Martin Frei, designer and co-founder of Urwerk, was responsible for bringing all of EMC’s technical elements together in a visually appealing and comfortably wearing wristwatch. “At Urwerk, the starting point of our creations is usually a sketch of the completed watch that embodies Felix’s and my ideas before the micro-mechanics are fully developed,” he says. “But with EMC, the technical features of the timepiece were already established and this made my task that little bit trickier. We miniaturized the EMC components to the extreme, and this allowed me some leeway in terms of design. My approach was one of pragmatism–from incorporating the folding crank into the case band to making the electrical energy storing capacitor part of the case. In terms of design, you can spot the influence of objects that are dear to me: the crank echoes that of old SLR cameras, and the design of the balance wheel is reminiscent of a vintage quarter-inch tape reel.”
The EMC TimeHunter “X-Ray” is only available in a limited edition of 15 pieces in a 43mm Grade 5 Titanium and Steel case. The dial features four displays: the time display; a rotating disk displaying seconds; the power reserve indicator; and, at the top left corner, the display of the two EMC electronic indications—timekeeping precision to +/- 15 seconds per day and the amplitude of the balance.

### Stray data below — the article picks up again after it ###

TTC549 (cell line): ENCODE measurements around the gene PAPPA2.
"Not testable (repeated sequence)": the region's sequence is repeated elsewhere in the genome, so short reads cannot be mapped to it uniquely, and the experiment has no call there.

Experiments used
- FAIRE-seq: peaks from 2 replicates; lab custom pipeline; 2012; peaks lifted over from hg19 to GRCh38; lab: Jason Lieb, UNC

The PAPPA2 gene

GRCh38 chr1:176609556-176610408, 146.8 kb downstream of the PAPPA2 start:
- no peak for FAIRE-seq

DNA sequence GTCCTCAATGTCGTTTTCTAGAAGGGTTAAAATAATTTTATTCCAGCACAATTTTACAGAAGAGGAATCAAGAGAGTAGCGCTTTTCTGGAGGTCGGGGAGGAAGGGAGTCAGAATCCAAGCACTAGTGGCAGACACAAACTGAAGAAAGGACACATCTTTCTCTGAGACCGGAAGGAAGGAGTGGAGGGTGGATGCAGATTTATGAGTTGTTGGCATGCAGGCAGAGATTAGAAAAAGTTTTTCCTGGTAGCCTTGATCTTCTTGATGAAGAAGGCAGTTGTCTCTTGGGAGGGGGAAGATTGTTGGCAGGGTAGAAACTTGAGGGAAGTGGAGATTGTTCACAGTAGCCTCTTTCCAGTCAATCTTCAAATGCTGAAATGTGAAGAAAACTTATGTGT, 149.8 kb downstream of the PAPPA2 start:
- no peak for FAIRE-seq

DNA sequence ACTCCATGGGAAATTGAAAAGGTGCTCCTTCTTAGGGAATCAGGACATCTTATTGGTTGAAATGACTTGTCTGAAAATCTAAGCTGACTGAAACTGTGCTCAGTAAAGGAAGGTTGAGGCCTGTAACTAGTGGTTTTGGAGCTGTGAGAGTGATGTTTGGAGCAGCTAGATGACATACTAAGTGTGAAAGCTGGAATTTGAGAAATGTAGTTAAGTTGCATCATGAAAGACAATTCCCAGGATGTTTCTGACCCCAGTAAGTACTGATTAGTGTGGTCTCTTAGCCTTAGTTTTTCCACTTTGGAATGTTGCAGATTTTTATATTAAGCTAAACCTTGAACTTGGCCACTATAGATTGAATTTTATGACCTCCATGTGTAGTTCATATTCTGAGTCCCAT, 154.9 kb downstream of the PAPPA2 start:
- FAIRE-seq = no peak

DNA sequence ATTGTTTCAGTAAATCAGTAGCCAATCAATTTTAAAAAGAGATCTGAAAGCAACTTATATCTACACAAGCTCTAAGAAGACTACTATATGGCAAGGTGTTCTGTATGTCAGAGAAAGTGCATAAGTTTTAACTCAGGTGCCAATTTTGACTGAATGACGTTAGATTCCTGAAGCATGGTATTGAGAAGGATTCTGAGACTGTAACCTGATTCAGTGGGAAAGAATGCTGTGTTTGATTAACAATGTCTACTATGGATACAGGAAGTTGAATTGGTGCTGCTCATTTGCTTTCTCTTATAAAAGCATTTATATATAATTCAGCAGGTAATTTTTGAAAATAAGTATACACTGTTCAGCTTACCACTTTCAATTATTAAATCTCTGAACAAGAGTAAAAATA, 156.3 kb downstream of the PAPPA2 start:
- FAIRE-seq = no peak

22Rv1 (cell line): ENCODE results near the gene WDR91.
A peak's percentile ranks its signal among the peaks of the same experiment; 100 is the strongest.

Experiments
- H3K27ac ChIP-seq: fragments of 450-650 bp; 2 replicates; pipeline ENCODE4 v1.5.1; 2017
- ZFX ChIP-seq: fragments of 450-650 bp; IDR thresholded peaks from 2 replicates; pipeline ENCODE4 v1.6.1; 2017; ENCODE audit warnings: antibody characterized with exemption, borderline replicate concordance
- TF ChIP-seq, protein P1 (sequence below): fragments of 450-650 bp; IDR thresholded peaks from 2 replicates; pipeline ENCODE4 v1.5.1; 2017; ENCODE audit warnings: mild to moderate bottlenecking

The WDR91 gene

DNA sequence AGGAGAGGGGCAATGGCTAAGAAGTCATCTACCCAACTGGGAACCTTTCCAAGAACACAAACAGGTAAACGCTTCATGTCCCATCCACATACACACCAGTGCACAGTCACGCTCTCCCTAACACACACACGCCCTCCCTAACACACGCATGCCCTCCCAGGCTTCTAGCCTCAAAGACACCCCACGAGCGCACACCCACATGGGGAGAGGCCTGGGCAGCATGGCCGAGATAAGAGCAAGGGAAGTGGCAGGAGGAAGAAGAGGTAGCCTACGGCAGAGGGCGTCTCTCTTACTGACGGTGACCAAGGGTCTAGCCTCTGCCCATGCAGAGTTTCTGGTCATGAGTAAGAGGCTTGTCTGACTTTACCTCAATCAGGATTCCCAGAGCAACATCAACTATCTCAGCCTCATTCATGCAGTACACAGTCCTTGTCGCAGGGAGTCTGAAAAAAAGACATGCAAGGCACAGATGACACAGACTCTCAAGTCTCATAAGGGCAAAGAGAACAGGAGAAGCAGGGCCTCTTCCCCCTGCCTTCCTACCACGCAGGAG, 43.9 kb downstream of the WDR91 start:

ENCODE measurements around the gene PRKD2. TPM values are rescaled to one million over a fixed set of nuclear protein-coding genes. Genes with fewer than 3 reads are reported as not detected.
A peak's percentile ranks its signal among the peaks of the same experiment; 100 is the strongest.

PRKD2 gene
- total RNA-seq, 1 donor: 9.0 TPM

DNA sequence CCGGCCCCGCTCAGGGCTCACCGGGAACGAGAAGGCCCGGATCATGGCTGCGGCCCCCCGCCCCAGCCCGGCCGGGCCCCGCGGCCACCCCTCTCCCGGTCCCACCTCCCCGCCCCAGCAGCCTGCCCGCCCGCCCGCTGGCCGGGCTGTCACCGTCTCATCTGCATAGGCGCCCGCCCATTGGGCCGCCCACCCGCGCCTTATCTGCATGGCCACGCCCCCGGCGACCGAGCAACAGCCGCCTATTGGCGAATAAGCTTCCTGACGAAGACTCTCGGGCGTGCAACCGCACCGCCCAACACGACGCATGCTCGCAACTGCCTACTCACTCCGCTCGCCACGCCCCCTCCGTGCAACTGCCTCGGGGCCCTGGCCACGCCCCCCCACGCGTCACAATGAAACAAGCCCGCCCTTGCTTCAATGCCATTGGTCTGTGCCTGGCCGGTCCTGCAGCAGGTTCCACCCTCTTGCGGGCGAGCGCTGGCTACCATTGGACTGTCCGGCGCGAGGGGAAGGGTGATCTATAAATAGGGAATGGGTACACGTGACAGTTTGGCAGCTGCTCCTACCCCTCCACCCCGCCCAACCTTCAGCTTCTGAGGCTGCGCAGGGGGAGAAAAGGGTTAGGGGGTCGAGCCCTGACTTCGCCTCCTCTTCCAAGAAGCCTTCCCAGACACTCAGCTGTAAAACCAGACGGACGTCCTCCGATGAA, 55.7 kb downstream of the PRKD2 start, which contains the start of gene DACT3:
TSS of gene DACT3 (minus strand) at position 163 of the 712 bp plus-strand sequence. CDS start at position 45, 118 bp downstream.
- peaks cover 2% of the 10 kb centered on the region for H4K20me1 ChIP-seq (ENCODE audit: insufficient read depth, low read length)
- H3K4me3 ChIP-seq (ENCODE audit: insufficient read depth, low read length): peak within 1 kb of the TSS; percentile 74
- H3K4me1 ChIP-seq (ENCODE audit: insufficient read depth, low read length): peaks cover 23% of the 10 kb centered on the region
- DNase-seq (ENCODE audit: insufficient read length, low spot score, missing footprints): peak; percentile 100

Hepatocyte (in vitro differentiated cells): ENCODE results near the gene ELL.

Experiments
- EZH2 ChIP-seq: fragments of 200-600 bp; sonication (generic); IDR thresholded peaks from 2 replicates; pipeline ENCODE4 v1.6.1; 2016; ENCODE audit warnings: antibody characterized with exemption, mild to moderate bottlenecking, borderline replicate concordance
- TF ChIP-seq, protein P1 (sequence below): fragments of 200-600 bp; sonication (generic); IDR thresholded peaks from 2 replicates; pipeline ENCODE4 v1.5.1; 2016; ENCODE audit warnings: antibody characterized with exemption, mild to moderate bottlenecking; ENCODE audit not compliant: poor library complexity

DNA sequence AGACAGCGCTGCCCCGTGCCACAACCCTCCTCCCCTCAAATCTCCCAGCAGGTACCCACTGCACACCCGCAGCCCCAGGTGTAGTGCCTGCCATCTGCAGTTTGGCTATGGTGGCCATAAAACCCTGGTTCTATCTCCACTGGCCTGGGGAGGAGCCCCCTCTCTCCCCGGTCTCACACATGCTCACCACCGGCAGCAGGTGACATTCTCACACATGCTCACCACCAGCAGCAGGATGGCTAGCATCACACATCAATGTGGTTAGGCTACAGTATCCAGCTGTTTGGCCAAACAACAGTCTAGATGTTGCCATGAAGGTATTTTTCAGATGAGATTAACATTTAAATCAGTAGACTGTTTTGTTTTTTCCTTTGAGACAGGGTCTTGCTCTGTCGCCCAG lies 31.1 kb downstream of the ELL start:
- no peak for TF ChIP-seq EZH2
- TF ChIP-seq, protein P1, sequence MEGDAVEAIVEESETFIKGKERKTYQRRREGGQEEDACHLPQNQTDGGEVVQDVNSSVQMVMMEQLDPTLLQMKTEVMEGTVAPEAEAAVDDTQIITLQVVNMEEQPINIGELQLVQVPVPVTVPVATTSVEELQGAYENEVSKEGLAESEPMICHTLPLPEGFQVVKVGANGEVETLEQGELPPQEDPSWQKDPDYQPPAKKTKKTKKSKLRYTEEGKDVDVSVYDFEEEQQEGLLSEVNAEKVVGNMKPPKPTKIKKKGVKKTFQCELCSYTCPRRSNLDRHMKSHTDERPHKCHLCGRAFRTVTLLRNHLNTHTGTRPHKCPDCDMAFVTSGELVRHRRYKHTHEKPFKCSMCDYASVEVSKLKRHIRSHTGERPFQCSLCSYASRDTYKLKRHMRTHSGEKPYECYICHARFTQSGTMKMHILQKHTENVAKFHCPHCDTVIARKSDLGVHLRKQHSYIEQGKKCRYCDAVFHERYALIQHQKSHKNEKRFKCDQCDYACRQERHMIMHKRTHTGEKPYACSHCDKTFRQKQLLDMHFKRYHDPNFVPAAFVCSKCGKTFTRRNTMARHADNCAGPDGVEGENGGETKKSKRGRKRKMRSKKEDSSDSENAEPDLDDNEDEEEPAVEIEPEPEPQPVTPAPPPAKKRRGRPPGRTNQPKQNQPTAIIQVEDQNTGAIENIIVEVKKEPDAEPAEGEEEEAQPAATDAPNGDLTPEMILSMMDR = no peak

On the back, you can see the fully in-house movement with integrated circuit board (the EMC “brain”), the top of one of the two mainspring barrels near the crown and the top of the balance wheel and optical sensor on the winding handle side. The timing adjustment screw is here, and simply turning this screw allows the owner to make very fine adjustments to the balance rate regulator by changing the active length of the balance spring.
The EMC TimeHunter “X-Ray” is a revolution in watchmaking because it puts precision, one of the chief goals of watchmaking since its birth, in the hands of the people who are actually depending on it.